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Disclaimer. After nearly 40 years managing money for some of the largest life offices and investment managers in the world, I think I have something to offer. These days I'm retired, and I can't by law give you advice. While I do make mistakes, I try hard to do my analysis thoroughly, and to make sure my data are correct (old habits die hard!) Also, don't ask me why I called it "Volewica". It's too late, now.

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Friday, May 11, 2018

Valued at zero

For sandy coastlines, the rule of thumb is about one metre lost for each centimetre of sea level rise.
(From a news article about how some WA (West Australian) home owners face financial ruin as the sea level rises.)

I've noticed at my local beach (Inverloch, in Victoria) that there is already serious coastal erosion, with dunes being washed away at their bases and whole beaches simply disappearing.  This report is from the other end of Australia.  And it's happening there too.

Engineering consultants have warned residents in the coastal Shire of Gingin that governments could force them out when the sea renders their homes unsafe, and could well decide to provide no compensation for homes rendered worthless or taken by the sea.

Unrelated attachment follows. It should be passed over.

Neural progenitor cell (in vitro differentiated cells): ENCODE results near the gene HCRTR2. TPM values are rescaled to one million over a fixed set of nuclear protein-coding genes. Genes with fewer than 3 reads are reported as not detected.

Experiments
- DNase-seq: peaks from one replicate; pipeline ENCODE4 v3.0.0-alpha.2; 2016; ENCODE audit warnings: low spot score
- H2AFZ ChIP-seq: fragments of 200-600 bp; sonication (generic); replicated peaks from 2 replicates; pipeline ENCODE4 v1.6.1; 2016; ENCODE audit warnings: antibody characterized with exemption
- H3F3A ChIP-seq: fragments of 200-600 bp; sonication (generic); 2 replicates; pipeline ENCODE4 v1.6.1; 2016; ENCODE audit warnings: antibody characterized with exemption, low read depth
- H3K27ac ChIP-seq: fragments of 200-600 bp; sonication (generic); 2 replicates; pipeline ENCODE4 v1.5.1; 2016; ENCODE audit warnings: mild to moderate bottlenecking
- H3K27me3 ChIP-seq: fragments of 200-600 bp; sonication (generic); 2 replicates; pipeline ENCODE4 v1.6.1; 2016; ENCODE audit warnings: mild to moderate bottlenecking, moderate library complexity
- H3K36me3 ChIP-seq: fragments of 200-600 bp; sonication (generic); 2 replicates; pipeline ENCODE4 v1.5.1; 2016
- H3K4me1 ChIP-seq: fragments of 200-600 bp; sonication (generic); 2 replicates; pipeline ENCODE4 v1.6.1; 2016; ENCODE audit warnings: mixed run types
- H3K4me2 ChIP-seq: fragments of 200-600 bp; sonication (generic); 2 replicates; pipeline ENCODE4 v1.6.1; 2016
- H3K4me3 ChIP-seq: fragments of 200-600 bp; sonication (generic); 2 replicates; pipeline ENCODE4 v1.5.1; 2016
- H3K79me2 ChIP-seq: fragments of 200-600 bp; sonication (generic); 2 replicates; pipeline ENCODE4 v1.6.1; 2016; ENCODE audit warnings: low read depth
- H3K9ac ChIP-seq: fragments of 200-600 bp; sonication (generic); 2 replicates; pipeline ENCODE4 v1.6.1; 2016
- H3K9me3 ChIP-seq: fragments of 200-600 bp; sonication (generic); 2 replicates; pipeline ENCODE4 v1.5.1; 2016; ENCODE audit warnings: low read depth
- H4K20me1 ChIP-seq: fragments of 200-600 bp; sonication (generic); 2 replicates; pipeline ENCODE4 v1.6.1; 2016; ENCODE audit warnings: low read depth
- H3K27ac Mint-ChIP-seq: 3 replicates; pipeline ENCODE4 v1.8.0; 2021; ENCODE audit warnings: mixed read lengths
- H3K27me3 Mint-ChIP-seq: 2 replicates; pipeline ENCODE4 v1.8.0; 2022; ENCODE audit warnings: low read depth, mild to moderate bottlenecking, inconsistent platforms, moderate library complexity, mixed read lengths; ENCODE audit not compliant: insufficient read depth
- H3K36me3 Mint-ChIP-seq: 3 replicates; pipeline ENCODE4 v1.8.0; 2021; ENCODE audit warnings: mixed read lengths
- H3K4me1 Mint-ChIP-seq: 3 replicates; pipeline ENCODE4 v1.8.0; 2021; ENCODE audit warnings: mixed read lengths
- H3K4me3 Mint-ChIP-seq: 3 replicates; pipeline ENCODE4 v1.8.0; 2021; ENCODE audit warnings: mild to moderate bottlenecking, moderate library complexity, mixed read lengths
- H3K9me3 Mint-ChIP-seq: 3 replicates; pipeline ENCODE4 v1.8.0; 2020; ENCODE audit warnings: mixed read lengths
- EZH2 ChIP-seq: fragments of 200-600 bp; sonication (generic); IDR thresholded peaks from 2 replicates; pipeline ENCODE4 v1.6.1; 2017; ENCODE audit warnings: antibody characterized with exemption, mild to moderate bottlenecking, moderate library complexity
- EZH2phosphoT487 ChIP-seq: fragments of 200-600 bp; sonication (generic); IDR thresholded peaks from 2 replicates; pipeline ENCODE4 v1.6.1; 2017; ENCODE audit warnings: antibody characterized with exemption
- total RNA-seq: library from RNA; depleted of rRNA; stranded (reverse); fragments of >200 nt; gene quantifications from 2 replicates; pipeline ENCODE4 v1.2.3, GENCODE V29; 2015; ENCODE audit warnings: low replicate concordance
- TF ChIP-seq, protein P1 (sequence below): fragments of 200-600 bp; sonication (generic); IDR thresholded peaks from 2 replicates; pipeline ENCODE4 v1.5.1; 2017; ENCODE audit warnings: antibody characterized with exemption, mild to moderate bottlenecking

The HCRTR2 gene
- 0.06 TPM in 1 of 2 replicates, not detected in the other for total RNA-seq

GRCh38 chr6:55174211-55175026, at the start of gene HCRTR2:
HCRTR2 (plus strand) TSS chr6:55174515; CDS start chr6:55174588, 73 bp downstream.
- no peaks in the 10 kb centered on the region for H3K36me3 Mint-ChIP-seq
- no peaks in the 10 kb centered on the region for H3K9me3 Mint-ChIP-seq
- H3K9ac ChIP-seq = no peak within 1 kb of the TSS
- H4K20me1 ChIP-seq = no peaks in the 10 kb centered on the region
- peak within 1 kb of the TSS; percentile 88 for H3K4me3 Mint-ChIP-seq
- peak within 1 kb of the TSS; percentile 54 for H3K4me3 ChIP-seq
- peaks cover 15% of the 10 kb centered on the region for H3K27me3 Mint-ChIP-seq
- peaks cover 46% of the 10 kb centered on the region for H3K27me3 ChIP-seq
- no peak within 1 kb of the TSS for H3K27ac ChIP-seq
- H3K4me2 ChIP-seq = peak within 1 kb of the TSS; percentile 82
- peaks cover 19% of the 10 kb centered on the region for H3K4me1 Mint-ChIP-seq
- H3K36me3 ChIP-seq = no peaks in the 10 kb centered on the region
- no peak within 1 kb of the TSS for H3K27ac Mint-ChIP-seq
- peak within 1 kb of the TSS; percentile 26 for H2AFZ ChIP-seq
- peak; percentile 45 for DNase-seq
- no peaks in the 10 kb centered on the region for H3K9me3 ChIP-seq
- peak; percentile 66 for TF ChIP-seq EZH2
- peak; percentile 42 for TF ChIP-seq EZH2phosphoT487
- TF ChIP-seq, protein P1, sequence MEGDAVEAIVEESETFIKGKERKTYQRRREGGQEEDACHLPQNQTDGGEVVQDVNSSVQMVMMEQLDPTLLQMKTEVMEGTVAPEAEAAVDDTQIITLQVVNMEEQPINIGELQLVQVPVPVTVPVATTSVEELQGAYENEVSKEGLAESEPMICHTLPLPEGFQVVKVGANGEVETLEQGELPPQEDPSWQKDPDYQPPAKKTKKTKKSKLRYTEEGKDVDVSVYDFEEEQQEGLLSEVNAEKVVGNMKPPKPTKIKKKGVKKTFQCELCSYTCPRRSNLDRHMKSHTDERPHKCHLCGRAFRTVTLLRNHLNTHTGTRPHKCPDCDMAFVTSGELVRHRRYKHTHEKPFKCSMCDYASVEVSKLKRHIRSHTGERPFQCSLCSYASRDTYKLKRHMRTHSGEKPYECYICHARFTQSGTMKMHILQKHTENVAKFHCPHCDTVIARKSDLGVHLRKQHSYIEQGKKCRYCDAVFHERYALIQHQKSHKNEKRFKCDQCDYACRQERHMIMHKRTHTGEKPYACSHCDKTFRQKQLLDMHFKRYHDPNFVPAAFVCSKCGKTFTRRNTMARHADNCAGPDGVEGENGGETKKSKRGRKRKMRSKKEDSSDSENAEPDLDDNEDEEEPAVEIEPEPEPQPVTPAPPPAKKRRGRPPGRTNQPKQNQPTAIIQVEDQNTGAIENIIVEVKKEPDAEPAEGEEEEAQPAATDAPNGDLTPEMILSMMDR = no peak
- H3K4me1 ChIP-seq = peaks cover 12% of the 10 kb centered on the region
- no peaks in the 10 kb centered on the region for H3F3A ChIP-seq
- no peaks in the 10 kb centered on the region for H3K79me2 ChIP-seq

State policy dictates a controversial process of “managed retreat” for already-developed areas at risk of coastal erosion due to sea level rise. This means public infrastructure is gradually dismantled and moved behind hazard lines, and private properties are surrendered to the sea when utilities or access points are lost.

Hard protections such as groynes and seawalls are considered a last resort.

Coastal councils have been ordered to develop coastal hazard plans according to these policies, and the latest council to get one is the Shire of Gingin.

Engineering firm Cardno’s draft plan depicts the threats Seabird, Lancelin and Ledge Point communities face, and people’s real prospect of being abandoned to deal with financial ruin.

The shire, with just 1300-odd ratepayers across those areas, is unlikely to have the tens of millions required to buy back homes or build and maintain protective structures across all three towns.

And governments are under no legal obligation to buy back land or compensate people if property is lost to the sea
[Read more here]

The costs of global warming and climate change aren't in some dim and distant future.  They are happening right now.  And they will only get worse.

Erosion at Grace Darling Park, Lancelin, late last winter.

Erosion protection (sandbags) on Marmion Beach, West Coast Highway.

 Photo: David Prestipino.


Lancelin after the last storm season.
(Source of all pictures: The Age)




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